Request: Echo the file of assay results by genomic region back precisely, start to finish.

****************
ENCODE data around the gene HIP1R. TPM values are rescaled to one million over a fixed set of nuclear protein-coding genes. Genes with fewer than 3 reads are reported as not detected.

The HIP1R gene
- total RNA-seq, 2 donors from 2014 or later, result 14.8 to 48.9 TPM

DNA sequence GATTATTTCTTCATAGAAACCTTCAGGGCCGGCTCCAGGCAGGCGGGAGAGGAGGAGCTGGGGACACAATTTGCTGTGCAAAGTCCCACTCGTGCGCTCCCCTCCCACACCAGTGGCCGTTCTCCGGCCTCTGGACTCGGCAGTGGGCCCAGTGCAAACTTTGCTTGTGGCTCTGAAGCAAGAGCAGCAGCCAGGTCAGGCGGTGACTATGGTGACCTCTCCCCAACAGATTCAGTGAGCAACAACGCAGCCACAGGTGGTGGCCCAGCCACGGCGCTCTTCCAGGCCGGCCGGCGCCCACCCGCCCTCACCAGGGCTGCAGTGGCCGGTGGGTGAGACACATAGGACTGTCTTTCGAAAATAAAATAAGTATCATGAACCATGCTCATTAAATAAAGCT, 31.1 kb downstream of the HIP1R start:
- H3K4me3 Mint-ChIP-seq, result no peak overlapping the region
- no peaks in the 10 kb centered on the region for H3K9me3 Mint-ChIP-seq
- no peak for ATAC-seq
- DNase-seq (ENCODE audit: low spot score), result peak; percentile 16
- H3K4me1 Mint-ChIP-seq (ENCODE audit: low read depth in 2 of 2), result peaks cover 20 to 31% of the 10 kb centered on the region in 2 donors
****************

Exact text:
ENCODE data around the gene HIP1R. TPM values are rescaled to one million over a fixed set of nuclear protein-coding genes. Genes with fewer than 3 reads are reported as not detected.

The HIP1R gene
- total RNA-seq, 2 donors from 2014 or later, result 14.8 to 48.9 TPM

DNA sequence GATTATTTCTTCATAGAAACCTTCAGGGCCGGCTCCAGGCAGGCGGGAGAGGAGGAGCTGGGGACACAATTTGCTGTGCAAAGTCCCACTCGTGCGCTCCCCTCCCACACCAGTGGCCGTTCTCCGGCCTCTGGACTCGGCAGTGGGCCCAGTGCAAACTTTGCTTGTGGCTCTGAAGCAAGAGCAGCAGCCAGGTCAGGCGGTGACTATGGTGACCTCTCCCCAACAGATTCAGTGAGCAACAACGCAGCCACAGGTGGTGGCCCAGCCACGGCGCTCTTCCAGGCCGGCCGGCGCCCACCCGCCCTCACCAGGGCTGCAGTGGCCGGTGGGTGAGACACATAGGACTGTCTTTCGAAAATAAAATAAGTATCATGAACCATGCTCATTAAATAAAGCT, 31.1 kb downstream of the HIP1R start:
- H3K4me3 Mint-ChIP-seq, result no peak overlapping the region
- no peaks in the 10 kb centered on the region for H3K9me3 Mint-ChIP-seq
- no peak for ATAC-seq
- DNase-seq (ENCODE audit: low spot score), result peak; percentile 16
- H3K4me1 Mint-ChIP-seq (ENCODE audit: low read depth in 2 of 2), result peaks cover 20 to 31% of the 10 kb centered on the region in 2 donors